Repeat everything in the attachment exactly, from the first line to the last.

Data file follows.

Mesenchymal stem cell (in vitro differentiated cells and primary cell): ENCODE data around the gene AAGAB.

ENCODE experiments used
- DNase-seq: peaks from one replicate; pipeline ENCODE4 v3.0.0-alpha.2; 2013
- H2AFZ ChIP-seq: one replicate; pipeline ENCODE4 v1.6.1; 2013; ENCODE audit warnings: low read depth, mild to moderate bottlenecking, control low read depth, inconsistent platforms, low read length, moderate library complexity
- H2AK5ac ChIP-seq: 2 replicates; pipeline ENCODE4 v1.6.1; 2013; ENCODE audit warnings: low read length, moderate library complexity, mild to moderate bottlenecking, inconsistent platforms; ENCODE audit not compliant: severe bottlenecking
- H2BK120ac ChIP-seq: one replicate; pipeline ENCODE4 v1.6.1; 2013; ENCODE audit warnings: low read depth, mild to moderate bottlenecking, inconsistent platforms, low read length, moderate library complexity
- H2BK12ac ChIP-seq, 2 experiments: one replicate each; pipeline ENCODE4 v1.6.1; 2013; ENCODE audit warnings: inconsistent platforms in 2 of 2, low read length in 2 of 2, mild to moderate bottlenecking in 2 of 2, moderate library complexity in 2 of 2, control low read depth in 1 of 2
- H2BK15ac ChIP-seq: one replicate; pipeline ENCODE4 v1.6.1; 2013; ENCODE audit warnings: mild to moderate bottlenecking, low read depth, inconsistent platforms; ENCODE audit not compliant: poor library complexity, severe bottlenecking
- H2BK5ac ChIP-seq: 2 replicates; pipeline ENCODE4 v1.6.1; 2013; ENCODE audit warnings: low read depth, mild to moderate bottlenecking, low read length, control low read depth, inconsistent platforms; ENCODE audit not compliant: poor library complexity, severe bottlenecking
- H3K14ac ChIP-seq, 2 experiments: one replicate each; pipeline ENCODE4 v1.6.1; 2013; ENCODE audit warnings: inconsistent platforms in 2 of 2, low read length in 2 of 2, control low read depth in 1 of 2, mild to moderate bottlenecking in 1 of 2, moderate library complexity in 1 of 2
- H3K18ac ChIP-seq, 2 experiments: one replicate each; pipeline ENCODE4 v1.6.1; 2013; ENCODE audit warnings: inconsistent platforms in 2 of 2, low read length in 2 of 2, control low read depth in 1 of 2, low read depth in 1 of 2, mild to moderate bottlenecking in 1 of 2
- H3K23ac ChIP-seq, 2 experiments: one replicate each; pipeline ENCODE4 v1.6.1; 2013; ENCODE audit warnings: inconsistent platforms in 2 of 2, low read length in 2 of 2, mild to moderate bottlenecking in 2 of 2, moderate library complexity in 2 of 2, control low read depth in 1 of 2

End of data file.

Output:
Mesenchymal stem cell (in vitro differentiated cells and primary cell): ENCODE data around the gene AAGAB.

ENCODE experiments used
- DNase-seq: peaks from one replicate; pipeline ENCODE4 v3.0.0-alpha.2; 2013
- H2AFZ ChIP-seq: one replicate; pipeline ENCODE4 v1.6.1; 2013; ENCODE audit warnings: low read depth, mild to moderate bottlenecking, control low read depth, inconsistent platforms, low read length, moderate library complexity
- H2AK5ac ChIP-seq: 2 replicates; pipeline ENCODE4 v1.6.1; 2013; ENCODE audit warnings: low read length, moderate library complexity, mild to moderate bottlenecking, inconsistent platforms; ENCODE audit not compliant: severe bottlenecking
- H2BK120ac ChIP-seq: one replicate; pipeline ENCODE4 v1.6.1; 2013; ENCODE audit warnings: low read depth, mild to moderate bottlenecking, inconsistent platforms, low read length, moderate library complexity
- H2BK12ac ChIP-seq, 2 experiments: one replicate each; pipeline ENCODE4 v1.6.1; 2013; ENCODE audit warnings: inconsistent platforms in 2 of 2, low read length in 2 of 2, mild to moderate bottlenecking in 2 of 2, moderate library complexity in 2 of 2, control low read depth in 1 of 2
- H2BK15ac ChIP-seq: one replicate; pipeline ENCODE4 v1.6.1; 2013; ENCODE audit warnings: mild to moderate bottlenecking, low read depth, inconsistent platforms; ENCODE audit not compliant: poor library complexity, severe bottlenecking
- H2BK5ac ChIP-seq: 2 replicates; pipeline ENCODE4 v1.6.1; 2013; ENCODE audit warnings: low read depth, mild to moderate bottlenecking, low read length, control low read depth, inconsistent platforms; ENCODE audit not compliant: poor library complexity, severe bottlenecking
- H3K14ac ChIP-seq, 2 experiments: one replicate each; pipeline ENCODE4 v1.6.1; 2013; ENCODE audit warnings: inconsistent platforms in 2 of 2, low read length in 2 of 2, control low read depth in 1 of 2, mild to moderate bottlenecking in 1 of 2, moderate library complexity in 1 of 2
- H3K18ac ChIP-seq, 2 experiments: one replicate each; pipeline ENCODE4 v1.6.1; 2013; ENCODE audit warnings: inconsistent platforms in 2 of 2, low read length in 2 of 2, control low read depth in 1 of 2, low read depth in 1 of 2, mild to moderate bottlenecking in 1 of 2
- H3K23ac ChIP-seq, 2 experiments: one replicate each; pipeline ENCODE4 v1.6.1; 2013; ENCODE audit warnings: inconsistent platforms in 2 of 2, low read length in 2 of 2, mild to moderate bottlenecking in 2 of 2, moderate library complexity in 2 of 2, control low read depth in 1 of 2